Fotoessay Tichitt

Wenn die Karawane weiterzieht

Aktualisiert am 16.07.2020
 - 20:14
Zwei Männer laden Säcke mit Salz von den Feldern um Tichitt auf ein Kamel. Die Region beheimatet eine lange Formation von Sandsteinklippen, die die nördliche Grenze der Hodh-Senke markieren, in der Nähe eines alten Sees namens Aoukar. Das Aoukar-Becken ist eine natürliche Trockenregion mit Sanddünen und Salzebenen.zur Bildergalerie
Einst war Tichitt ein wichtiges Handelszentrum. Heute jedoch verfällt die Stadt im östlichen Mauretanien aufgrund ihrer abgelegenen Lage. Der Fotograf John Wessels hat die Menschen dort besucht und ihren Alltag dokumentiert.

Der kleine Ort Tichitt am Fuße des Tagant-Plateaus im östlichen Mauretanien erinnert an eine Geisterstadt. Wo zwischen dem elften und neunzehnten Jahrhundert ein lebendiger Handel mit Gold, Salz und Stoffen florierte, finden sich heute verwitterte Steinhäuser. Vermutlich aufgrund der extremen Trockenheit wurde das Gebiet um 500 v. Chr. aufgegeben. An den ehemaligen Status Tichitts, eine bedeutende Station auf der trans-saharischen Karawanenroute zu sein, erinnert nichts mehr. Obwohl die Oasenstadt ein Krankenhaus sowie eine Grund- und Oberschule hat, zieht aufgrund ihrer isolierten Lage kaum jemand her. Selbst Touristen bleiben aus, da keine geteerte Straße nach Tichitt führt.

Der südafrikanische Fotograf John Wessels, Jahrgang 1987, hat für die Nachrichtenagentur AFP Ende Januar den Weg nach Tichitt auf sich genommen. An seiner Seite befanden sich ein Kollege und ein Archäologe. „Die Erfahrung war fantastisch“, sagt er, „etwas Vergleichbares haben wir noch nie erlebt.“ Einige der eindrucksvollsten Fotografien, die während Wessels’ Besuch entstanden sind, zeigen wir hier.

Unsere Fragen hinsichtlich seiner Motivation für diesen Essay, seiner Ausbildung und des beruflichen Werdegangs beantwortete Wessels wie folgt:

First of all we’d be interested to know what you experienced during your photo journey and what made you pick that particular theme?

The idea of going on a trip through the Sahara came after a colleague and friend of mine based in Bamako, Mali, met the archeologist we travelled with. It was the archeologist that planted the seed for the trip. We were planning on going to Mauritania in any case to do other stories concerning the border security situation with Mali. And so after months of planning we managed to get on the plane.

The experience was fantastic. We had no idea what we were getting ourselves into, all we knew is that we had to get a house in a small village in central Mauritania and meet the archeologist, hoping he would arrive. From there we followed signs through the desert until we arrived in the town of Tichitt. All three of us working on the story have travelled and lived as correspondence in many different places but had never seen anything like that and to think that the next day we would take camels for five days further into the desert from there was quite daunting. Five days walking through the desert is an amazing thing. Sleeping under the stars and learning about the ground around you.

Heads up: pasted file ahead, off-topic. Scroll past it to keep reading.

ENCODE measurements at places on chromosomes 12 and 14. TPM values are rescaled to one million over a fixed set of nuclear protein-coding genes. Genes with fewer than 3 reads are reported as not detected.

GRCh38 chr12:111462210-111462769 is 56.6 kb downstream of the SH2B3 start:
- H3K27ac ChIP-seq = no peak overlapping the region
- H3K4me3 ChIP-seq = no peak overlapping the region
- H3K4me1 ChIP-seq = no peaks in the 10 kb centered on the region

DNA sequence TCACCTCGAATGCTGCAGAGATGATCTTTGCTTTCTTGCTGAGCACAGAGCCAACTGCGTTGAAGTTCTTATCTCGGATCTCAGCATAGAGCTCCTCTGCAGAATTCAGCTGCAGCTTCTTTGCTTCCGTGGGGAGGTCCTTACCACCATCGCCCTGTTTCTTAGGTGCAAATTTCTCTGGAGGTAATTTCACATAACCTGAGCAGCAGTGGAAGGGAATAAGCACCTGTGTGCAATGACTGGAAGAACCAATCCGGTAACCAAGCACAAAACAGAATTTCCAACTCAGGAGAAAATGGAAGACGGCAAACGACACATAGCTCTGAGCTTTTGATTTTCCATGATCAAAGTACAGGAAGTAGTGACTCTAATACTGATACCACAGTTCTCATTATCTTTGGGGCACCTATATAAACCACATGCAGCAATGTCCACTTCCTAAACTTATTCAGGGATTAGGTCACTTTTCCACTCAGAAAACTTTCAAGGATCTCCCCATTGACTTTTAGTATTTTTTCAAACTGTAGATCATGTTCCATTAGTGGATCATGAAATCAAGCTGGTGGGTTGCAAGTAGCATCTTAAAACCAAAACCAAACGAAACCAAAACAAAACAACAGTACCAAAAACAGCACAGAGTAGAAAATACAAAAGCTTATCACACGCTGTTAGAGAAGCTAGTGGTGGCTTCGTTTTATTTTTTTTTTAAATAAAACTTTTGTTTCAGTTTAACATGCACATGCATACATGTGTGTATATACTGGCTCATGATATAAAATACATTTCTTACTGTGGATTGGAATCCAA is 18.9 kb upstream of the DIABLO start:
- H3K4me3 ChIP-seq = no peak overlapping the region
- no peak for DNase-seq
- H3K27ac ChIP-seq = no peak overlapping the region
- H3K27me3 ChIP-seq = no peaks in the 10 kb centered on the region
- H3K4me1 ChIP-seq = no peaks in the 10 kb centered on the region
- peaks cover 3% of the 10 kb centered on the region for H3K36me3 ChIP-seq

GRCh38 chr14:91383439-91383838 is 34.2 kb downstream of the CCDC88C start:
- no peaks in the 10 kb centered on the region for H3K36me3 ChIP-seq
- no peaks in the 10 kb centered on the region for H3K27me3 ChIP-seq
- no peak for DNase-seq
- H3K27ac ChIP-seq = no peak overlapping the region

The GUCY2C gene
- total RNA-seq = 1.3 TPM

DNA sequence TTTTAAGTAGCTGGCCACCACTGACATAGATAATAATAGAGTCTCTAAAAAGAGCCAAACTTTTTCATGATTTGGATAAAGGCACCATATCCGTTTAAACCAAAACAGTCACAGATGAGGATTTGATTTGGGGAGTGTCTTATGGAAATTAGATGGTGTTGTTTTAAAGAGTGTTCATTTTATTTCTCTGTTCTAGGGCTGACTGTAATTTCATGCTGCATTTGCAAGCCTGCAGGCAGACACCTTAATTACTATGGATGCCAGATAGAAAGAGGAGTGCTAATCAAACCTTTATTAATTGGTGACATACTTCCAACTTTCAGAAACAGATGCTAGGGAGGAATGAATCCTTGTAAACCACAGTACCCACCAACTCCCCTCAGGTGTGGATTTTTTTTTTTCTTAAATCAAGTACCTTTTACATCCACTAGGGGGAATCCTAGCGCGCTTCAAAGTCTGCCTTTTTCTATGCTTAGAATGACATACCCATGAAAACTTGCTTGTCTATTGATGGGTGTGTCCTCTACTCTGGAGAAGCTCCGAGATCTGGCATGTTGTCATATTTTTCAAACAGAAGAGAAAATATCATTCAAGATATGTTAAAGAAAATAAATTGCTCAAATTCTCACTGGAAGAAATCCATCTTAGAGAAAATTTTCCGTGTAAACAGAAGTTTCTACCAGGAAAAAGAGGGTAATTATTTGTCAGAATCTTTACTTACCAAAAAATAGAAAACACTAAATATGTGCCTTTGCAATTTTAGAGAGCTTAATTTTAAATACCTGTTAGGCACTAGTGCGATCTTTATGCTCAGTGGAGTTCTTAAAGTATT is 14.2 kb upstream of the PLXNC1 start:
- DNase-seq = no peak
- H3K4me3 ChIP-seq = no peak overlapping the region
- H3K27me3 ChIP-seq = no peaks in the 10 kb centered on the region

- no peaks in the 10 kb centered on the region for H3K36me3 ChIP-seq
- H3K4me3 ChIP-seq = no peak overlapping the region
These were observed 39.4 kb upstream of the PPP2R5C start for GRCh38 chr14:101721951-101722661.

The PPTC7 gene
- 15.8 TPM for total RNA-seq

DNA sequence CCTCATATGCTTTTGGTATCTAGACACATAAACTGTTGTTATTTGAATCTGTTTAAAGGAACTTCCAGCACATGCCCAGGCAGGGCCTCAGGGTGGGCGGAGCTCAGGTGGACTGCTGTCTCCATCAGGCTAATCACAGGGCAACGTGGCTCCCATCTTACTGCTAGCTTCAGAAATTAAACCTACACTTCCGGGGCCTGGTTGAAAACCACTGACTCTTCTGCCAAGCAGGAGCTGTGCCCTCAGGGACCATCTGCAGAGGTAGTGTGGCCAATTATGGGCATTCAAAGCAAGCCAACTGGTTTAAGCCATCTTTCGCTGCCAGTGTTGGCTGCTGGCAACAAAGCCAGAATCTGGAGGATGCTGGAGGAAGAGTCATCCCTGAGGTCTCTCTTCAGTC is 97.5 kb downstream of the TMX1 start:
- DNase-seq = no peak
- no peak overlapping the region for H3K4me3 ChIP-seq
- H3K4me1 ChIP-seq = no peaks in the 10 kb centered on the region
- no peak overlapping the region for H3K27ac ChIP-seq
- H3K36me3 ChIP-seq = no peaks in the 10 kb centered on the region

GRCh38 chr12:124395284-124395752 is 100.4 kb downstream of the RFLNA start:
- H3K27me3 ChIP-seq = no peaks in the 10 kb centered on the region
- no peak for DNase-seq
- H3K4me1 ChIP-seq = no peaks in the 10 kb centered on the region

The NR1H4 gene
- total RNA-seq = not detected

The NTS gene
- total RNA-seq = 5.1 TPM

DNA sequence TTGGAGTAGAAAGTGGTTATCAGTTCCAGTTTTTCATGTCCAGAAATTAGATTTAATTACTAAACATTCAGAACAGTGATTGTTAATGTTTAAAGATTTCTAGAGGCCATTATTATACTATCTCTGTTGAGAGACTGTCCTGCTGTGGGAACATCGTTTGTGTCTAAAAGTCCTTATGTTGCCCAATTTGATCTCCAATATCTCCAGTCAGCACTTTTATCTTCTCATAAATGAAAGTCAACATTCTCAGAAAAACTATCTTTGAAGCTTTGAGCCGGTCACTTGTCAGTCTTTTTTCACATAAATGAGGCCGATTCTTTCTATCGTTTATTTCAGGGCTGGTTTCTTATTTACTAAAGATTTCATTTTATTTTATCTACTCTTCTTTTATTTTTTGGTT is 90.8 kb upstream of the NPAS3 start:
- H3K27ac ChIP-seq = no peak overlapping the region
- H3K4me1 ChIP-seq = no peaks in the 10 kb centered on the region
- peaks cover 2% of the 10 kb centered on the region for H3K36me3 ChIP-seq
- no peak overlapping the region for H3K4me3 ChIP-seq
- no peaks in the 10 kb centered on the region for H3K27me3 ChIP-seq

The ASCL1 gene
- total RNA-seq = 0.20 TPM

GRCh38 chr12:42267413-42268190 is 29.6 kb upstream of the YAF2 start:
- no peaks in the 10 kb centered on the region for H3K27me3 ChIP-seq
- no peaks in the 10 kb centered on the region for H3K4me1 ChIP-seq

When and where were you born, where have you been educated and what are stages of your professional career?

I was born in Johannesburg, South Africa, on February 14, 1987. Grew up and did my schooling in Durban, South Africa. I studied and worked as a Survey Engineer for 5 or 6 years through out Africa before taking the step towards photojournalism in 2018. I did a years documentary and photojournalism course in Johannesburg at the Market Photo workshop, from there I did a months internship with Agency France Press Johannesburg office and started to freelance for AFP and other medias in Southern Africa. After around two years I got the opportunity to head to the Democratic Republic of the Congo, I was based there for two and a half years covering the DRC for AFP and working for NGO's, the UN and other mostly french media. Around nine months ago I decided to move from Kinshasa, DRC, it was getting a little tiering the context of the work there. I am now based on Dakar, Senegal, coverning West Africa for AFP and other media.

What is your standard camera equipment? Is there any special or favorite gear?

My standard equipment is a Canon mark4 with a 35mm lens but my favourite camera is my phone camera. Easy to use, very quick and you never know how the image will come out.

How do you process / edit your images? What particular darkroom technique, software or apps do you utilize?

Processing images is one of my favourite things to do, my image managing software is Photo Mechanic, it is a lifesaver that software, from there I do some global edits in Lightroom and if needed I finish off some specific localized lights and darks in Photoshop. The time I take on the edit depends on the job at hand. If I have to send ASAP etc I have a preset that I put on all the images I import into lightroom and it speeds things up nicely. If there isn´t much of a deadline I will take as much time as possible with each image.

Do you have photographic role models?

There are truly many photographers whose work I admire, but if I´m looking for inspiration I will often look at Lorenzo Meloni's work or the work of Paolo Pellegrin.

Is there a portfolio or photobook that inspired you?

One of my favourite books is by Guy Tillim's Departures.

Instagram: @johngingerwessels

Website: https://johnwessels.photoshelter.com/

Quelle: FAZ.NET
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